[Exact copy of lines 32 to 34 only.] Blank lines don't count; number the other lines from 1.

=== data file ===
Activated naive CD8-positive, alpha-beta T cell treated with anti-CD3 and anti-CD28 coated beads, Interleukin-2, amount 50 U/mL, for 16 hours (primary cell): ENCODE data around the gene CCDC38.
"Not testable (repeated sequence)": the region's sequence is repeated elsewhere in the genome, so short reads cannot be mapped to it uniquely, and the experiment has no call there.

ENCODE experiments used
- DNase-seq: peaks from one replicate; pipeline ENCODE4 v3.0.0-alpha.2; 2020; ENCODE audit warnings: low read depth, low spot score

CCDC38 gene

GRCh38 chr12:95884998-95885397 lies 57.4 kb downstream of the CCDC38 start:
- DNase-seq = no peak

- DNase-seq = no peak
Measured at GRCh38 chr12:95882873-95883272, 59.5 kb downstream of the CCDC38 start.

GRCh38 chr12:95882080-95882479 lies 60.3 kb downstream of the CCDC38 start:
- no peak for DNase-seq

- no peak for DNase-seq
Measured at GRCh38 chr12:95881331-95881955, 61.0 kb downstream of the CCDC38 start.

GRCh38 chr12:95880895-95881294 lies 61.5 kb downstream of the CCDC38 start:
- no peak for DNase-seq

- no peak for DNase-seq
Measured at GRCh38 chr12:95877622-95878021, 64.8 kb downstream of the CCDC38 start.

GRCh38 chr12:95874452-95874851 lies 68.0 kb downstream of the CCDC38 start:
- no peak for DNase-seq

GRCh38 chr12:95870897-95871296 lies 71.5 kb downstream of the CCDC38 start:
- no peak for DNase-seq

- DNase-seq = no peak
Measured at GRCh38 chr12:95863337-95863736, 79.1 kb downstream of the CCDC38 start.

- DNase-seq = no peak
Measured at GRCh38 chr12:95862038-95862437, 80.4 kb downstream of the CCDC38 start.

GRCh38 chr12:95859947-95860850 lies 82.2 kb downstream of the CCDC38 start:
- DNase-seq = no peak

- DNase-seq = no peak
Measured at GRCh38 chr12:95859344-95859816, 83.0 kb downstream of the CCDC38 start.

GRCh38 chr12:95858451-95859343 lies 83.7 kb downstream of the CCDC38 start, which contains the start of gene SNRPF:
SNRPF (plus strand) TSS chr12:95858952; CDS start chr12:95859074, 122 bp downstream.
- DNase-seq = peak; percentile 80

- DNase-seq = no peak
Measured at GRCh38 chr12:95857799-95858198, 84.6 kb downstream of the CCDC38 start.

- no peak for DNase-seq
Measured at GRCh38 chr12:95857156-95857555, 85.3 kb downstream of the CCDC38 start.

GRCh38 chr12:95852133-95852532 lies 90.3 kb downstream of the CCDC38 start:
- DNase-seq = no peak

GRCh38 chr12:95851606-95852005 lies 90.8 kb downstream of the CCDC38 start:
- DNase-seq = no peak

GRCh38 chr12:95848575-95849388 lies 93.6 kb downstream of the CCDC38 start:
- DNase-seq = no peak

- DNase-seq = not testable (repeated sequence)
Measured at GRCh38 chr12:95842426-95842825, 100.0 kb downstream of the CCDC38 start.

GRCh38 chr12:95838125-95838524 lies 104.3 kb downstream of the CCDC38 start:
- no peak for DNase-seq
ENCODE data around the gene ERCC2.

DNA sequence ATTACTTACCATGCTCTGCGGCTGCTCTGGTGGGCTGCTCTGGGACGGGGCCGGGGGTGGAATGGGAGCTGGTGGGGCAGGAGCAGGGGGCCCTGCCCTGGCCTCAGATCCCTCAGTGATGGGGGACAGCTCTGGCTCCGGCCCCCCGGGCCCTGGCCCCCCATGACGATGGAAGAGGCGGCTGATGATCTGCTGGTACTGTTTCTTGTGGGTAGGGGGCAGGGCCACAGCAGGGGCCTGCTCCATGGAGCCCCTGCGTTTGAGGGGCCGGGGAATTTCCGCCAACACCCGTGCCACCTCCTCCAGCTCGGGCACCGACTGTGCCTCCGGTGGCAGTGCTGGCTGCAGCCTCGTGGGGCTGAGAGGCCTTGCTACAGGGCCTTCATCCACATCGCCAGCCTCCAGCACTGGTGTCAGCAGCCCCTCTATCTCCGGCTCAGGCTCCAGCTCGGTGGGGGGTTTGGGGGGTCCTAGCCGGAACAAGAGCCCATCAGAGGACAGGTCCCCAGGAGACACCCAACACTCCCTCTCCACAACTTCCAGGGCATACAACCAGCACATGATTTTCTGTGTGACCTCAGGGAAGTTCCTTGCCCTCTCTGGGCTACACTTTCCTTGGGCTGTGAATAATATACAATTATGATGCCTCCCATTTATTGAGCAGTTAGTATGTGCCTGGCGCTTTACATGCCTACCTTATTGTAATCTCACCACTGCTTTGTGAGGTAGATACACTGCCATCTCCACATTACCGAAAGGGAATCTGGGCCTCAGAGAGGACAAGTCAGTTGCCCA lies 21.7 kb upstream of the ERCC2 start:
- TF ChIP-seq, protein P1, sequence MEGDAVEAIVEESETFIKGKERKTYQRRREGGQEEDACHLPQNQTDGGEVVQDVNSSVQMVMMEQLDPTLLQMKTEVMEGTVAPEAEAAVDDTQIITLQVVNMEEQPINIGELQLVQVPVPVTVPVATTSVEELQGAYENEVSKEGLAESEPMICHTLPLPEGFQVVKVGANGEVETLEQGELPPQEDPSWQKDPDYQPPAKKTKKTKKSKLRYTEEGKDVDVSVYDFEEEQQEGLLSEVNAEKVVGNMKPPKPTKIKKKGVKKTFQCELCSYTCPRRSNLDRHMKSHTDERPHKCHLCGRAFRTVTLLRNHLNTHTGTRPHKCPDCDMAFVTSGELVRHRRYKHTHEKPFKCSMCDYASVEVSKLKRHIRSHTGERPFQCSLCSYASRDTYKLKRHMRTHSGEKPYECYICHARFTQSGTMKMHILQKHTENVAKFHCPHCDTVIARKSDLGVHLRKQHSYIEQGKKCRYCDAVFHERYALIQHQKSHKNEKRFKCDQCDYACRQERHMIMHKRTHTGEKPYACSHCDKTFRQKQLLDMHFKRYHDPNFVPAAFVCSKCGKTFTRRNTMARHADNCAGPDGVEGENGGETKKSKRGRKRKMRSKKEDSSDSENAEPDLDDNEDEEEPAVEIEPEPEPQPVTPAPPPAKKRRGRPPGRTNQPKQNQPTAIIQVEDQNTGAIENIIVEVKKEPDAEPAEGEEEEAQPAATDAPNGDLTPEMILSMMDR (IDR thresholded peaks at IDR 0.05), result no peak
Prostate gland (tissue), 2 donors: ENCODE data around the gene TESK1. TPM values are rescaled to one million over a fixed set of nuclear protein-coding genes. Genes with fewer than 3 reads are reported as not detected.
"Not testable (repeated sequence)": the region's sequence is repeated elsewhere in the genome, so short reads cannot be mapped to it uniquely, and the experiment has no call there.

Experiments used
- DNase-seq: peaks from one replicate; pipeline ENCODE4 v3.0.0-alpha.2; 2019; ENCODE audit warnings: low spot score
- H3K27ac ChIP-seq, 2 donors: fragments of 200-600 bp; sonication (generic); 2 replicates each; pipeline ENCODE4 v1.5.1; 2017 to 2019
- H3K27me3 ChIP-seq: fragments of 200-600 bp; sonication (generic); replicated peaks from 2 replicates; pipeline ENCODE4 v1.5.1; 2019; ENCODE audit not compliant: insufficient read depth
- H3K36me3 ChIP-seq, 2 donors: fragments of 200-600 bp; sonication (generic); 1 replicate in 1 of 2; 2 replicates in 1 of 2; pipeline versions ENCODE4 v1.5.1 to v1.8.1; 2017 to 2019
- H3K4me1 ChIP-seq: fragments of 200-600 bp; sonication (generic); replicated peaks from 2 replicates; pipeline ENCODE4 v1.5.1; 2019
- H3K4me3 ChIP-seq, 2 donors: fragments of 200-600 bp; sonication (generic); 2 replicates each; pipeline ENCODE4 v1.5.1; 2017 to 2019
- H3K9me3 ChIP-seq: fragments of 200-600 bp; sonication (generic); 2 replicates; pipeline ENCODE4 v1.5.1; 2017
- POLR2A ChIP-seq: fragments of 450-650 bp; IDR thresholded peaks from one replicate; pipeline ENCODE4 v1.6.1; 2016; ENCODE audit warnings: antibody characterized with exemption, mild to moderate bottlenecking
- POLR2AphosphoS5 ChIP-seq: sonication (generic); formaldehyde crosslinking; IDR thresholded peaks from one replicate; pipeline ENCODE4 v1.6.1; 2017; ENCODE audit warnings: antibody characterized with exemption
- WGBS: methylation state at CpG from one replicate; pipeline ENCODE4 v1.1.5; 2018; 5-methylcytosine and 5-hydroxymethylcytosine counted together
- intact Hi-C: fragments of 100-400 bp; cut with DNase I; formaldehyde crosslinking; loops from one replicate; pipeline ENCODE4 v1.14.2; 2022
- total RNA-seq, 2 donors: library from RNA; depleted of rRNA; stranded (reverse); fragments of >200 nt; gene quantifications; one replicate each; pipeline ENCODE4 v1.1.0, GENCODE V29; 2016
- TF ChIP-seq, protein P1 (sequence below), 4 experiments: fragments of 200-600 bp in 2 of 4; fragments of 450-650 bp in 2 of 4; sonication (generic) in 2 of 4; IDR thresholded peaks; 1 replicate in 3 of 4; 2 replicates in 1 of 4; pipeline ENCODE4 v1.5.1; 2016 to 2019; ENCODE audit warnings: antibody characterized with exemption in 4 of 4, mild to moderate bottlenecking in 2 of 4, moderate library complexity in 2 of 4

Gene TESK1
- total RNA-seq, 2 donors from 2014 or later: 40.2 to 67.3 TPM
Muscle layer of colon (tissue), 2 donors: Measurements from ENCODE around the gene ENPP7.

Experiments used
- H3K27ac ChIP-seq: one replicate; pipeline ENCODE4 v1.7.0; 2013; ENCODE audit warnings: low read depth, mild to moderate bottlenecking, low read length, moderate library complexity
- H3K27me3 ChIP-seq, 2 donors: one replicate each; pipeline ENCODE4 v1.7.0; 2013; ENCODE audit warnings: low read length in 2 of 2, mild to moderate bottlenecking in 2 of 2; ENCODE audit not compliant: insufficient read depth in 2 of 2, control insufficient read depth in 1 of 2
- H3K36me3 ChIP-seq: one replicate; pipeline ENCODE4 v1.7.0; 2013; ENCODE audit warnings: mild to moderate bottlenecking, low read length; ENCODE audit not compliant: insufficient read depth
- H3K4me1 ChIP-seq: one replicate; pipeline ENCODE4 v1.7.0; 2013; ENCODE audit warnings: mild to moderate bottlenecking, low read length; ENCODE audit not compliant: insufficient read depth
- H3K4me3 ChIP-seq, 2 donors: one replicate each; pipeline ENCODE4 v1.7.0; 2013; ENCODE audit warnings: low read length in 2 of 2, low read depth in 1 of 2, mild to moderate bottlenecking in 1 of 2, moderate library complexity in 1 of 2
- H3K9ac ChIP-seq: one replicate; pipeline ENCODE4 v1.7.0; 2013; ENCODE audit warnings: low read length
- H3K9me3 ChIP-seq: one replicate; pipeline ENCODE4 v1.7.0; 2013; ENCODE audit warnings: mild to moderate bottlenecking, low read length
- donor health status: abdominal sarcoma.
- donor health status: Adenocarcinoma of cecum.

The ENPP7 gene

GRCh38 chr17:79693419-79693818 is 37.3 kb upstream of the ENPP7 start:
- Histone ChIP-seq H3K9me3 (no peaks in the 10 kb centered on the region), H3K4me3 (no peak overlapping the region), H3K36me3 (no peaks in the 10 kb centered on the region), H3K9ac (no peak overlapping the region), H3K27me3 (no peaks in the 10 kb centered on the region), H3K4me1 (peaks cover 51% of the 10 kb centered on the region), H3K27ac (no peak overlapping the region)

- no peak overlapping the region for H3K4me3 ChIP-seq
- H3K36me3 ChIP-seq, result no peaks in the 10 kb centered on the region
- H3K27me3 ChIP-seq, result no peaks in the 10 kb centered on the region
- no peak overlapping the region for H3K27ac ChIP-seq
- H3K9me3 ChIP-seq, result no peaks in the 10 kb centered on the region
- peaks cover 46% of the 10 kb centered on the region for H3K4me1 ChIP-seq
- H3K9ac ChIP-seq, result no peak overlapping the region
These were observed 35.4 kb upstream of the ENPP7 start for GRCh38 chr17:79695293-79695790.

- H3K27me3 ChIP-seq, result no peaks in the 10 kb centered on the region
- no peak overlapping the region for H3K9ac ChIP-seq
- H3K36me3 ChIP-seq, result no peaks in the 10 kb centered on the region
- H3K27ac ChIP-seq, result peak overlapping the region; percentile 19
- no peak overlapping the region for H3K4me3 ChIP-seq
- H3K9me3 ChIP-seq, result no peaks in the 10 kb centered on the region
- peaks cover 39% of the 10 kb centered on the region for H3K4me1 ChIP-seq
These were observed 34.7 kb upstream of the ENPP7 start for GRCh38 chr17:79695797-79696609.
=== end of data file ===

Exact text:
- DNase-seq = peak; percentile 80

- DNase-seq = no peak
Measured at GRCh38 chr12:95857799-95858198, 84.6 kb downstream of the CCDC38 start.